1993: UN Commission on Sustainable Development held its first meeting.
1995: The World Trade Organization was established, uniting trade, environment, and development.
1999: The Dow Jones Sustainability Group published its list of major corporate sustainability measures taken worldwide.
2000 – 2015
2000: The UN Millennium Summit held a gathering of international leaders to set goals for combatting poverty, hunger, disease, environmental degradation, and other issues.
2005: The Kyoto Protocol required that developed nations set goals to reduce greenhouse gas emissions.
2015: The United Nations drew up 17 Sustainable Development Goals, milestones intended “to promote prosperity while protecting the planet.”
2015: Representatives from 195 countries signed the Paris Agreement. It included commitments to fight climate change and adjust for its effects.
2017 – 2018
During U.S. President Donald Trump’s first year in office, a plethora of activity occurs on the environmental front:
Stream protection rule – Trump signed a bill eliminating the rule that forbid mining companies from dumping waste into streams.
The US cut itself from the Paris climate agreement.
Lobbyists for utility companies won cutbacks on solar energy spending.
Trump broadcasted his plan to eliminate two million acres from national monuments in Utah to enable petroleum and mineral extraction.
Fourteen states sued the Environmental Protection Agency (EPA) over interruptions in regulations of methane emissions.
EPA Administrator Scott Pruitt resigned due to admissions of ethics violations. His successor, former lobbyist Andrew Wheeler, was allied with the fossil fuel industry.
Former President Barack Obama’s rules on disposal of toxic coal ash produced from coal-fired power plants were relaxed.
The Trump administration seeks to lessen regulations on oil and methane.
The Fourth National Climate Assessment, drawn together by a coalition of the EPA, NSA, NOAH, and other agencies, announced climate change would cost billions of dollars by the end of the 21st century.
Greenhouse gas (GHG) emissions, after no growth during the period from 2014 – 2016, resume rapid growth in 2017.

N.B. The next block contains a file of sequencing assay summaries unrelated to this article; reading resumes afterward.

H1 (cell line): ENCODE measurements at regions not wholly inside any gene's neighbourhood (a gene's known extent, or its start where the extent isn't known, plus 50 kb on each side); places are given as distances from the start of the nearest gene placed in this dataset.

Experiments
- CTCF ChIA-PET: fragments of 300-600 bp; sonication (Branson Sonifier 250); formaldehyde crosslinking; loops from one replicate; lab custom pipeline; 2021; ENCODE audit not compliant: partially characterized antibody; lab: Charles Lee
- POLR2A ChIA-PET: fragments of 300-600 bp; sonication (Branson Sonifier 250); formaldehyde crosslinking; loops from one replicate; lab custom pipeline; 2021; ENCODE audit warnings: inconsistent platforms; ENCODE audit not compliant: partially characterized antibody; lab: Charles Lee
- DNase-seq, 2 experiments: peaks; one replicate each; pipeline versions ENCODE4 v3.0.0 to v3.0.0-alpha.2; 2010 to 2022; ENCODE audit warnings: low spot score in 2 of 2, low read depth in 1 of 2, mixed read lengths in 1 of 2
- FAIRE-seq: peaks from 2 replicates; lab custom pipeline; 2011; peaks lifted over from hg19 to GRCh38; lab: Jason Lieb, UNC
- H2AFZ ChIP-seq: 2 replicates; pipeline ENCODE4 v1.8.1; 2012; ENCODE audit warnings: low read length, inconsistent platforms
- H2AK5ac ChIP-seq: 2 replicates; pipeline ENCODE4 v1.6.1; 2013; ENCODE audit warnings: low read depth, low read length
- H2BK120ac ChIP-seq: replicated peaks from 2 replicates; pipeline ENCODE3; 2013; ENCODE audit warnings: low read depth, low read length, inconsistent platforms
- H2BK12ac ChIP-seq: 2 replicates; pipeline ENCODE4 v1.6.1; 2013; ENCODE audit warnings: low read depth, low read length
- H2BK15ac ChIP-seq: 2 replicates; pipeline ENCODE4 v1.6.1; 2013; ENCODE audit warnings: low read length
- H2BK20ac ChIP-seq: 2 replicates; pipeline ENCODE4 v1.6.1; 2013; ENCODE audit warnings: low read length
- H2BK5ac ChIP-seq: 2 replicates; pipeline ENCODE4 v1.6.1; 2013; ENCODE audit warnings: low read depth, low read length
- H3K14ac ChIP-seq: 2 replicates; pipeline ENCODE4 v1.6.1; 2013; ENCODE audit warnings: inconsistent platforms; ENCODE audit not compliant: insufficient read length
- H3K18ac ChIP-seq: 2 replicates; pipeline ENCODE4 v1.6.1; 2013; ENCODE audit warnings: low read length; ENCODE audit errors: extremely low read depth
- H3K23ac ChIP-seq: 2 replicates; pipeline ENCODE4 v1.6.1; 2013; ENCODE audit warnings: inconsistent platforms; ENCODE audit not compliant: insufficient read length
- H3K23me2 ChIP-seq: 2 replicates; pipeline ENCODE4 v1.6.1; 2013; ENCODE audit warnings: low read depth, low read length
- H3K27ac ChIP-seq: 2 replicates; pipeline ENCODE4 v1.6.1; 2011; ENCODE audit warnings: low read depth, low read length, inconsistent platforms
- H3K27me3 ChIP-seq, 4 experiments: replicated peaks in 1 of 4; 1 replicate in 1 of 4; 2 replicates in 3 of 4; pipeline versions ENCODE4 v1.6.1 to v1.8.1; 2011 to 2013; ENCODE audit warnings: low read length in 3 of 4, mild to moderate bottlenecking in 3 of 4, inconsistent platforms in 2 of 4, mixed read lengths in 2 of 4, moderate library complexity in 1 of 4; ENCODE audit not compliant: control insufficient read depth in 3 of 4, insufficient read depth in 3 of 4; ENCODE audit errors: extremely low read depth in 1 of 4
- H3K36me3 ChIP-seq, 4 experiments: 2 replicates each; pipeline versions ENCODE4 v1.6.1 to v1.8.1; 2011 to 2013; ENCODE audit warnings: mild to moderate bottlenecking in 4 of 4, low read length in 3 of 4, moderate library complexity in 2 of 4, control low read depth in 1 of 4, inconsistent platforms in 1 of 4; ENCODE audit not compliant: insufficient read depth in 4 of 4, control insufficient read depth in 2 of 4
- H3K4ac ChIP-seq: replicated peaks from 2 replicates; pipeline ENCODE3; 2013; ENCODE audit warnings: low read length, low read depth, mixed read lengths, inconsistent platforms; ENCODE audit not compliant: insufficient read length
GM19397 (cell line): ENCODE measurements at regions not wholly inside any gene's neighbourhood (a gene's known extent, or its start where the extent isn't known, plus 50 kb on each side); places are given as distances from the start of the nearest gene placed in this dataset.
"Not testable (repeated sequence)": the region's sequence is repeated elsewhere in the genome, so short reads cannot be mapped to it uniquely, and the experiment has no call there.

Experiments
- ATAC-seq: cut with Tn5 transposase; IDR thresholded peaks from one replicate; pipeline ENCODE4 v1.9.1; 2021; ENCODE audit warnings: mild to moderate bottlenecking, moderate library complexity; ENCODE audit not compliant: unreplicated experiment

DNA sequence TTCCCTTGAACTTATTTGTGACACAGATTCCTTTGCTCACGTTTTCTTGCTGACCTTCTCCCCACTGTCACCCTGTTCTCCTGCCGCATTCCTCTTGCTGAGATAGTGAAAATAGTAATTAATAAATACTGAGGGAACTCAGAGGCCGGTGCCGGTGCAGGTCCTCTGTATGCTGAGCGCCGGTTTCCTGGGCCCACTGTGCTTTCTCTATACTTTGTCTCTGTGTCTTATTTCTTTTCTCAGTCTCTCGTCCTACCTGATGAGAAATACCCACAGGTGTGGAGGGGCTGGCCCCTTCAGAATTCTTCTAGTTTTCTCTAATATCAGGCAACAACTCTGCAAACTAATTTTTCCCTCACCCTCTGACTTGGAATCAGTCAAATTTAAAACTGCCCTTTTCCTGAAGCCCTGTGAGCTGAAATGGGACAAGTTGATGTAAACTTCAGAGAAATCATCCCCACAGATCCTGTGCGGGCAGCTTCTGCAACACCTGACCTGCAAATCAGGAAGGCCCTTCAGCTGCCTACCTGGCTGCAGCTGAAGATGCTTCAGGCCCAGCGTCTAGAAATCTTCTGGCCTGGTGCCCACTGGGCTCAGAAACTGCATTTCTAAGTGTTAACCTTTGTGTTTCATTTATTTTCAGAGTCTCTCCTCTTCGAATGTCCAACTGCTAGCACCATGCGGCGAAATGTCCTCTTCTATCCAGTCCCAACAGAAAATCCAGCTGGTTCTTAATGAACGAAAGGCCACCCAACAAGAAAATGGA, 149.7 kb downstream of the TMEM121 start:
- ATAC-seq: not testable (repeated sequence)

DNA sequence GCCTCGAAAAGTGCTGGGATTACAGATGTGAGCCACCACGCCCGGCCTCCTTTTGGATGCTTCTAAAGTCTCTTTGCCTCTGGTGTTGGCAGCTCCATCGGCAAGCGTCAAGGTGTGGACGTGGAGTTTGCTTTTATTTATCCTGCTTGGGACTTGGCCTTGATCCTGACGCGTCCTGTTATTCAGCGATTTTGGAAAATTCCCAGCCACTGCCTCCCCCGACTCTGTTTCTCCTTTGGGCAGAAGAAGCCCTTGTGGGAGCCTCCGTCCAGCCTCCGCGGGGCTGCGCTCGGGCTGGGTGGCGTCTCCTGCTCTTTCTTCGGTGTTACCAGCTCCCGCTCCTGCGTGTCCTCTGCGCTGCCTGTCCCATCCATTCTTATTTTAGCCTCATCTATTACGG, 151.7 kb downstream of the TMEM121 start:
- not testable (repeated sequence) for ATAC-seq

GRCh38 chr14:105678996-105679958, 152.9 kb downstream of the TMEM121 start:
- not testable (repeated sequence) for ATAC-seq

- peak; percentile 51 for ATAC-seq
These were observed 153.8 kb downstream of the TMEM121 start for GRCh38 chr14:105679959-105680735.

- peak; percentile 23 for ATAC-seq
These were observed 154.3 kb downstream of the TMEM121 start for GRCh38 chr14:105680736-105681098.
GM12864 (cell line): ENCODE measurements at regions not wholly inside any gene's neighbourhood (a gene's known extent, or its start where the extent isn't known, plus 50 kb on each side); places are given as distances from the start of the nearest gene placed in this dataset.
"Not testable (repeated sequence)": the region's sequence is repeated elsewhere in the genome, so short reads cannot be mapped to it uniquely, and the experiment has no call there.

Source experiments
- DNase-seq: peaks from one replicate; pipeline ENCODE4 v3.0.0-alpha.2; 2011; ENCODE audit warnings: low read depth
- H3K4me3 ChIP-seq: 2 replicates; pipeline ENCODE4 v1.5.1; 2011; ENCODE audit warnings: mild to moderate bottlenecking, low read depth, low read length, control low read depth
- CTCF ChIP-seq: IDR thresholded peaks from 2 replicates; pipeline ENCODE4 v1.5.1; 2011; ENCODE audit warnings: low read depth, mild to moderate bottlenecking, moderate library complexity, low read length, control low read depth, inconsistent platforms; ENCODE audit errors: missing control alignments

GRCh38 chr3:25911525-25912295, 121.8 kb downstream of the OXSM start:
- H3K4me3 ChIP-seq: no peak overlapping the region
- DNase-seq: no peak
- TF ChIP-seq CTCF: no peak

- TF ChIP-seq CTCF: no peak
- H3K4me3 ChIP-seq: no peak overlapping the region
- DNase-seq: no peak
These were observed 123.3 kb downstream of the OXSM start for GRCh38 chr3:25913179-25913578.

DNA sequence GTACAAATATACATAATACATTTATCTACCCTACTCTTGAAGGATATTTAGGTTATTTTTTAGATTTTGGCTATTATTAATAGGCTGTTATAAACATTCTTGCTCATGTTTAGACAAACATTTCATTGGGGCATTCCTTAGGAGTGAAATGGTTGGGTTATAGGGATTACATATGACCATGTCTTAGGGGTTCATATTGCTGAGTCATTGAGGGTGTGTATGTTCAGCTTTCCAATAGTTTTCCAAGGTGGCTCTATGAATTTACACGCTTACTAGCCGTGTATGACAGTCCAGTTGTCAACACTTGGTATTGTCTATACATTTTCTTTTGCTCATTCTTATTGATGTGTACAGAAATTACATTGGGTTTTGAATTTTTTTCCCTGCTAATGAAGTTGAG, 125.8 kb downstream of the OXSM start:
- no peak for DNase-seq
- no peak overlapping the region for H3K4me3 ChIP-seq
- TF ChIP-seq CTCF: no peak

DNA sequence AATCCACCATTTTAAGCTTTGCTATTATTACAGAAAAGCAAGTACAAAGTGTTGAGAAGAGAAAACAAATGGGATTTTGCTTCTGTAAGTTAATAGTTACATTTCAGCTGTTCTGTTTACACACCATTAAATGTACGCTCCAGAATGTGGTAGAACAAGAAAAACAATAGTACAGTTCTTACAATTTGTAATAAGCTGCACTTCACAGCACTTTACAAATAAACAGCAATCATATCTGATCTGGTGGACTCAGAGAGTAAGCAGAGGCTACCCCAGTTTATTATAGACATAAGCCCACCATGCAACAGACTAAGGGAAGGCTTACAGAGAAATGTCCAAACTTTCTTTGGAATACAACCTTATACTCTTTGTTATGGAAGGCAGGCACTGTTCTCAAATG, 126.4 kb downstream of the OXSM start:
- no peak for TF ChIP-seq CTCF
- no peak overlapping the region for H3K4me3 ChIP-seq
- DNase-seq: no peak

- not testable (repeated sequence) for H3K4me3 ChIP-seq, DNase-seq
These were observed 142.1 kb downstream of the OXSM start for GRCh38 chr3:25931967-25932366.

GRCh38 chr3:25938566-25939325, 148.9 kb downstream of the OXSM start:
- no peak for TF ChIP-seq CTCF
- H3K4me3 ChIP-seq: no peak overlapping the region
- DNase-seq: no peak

Trump’s administration attempts to lessen clean water protection.
The US formally rejoined the Paris climate agreement.
Proposed changes in environmental regulations under the Biden Administration include: Establishment of the Civilian Climate Corps, freezing fossil fuel subsidies, closing federal lands to oil extraction and mining activities, and cancellation of the Keystone pipeline.
Global ice loss was speeding up according to a study by the University of Leeds.
A Sorbonne University climate study found southern oceans to be warming at a higher rate.
The Center for Biological Diversity called for adding bumblebees to the List of Endangered Species.
South Korea announced plans to build the globe’s biggest offshore wind farm.
Chinese leader Xi Jinping announced China would begin phasing down the use of coal beginning in 2026.
--- 43: The Sustainable Development Timeline (PDF). Manitoba government. Retrieved 2021 June 16. https://www.edu.gov.mb.ca/k12/cur/socstud/frame_found_sr2/tns/index.html
--- Charles Dickens. Biography. updated 2020 March 4. https://www.biography.com/writer/charles-dickens
--- Sustainability and the U.S. EPA. History of Sustainability. The National Academies Press. Retrieved 2021 June 16. https://www.nap.edu/read/13152/chapter/4
--- Timeline and historical insights. Environmental history. Retrieved 2021 June 16. https://environmentalhistory.org/
--- Your guide to the Luddite movement. History Extra. Retrieved 2021 June 21. https://www.historyextra.com/period/industrial-revolution/who-were-luddites-facts-what-happened/
Kesebir, Selin and Resebir, Pelin. How Modern Life Became Disconnected from Nature. Greater Good Magazine. 2017 September 20. https://greatergood.berkeley.edu/article/item/how_modern_life_became_disconnected_from_nature
Rack, Jessie. A Brief History of Sustainability. The World Energy Foundation. 2014 August 20. https://theworldenergyfoundation.org/a-brief-history-of-sustainability/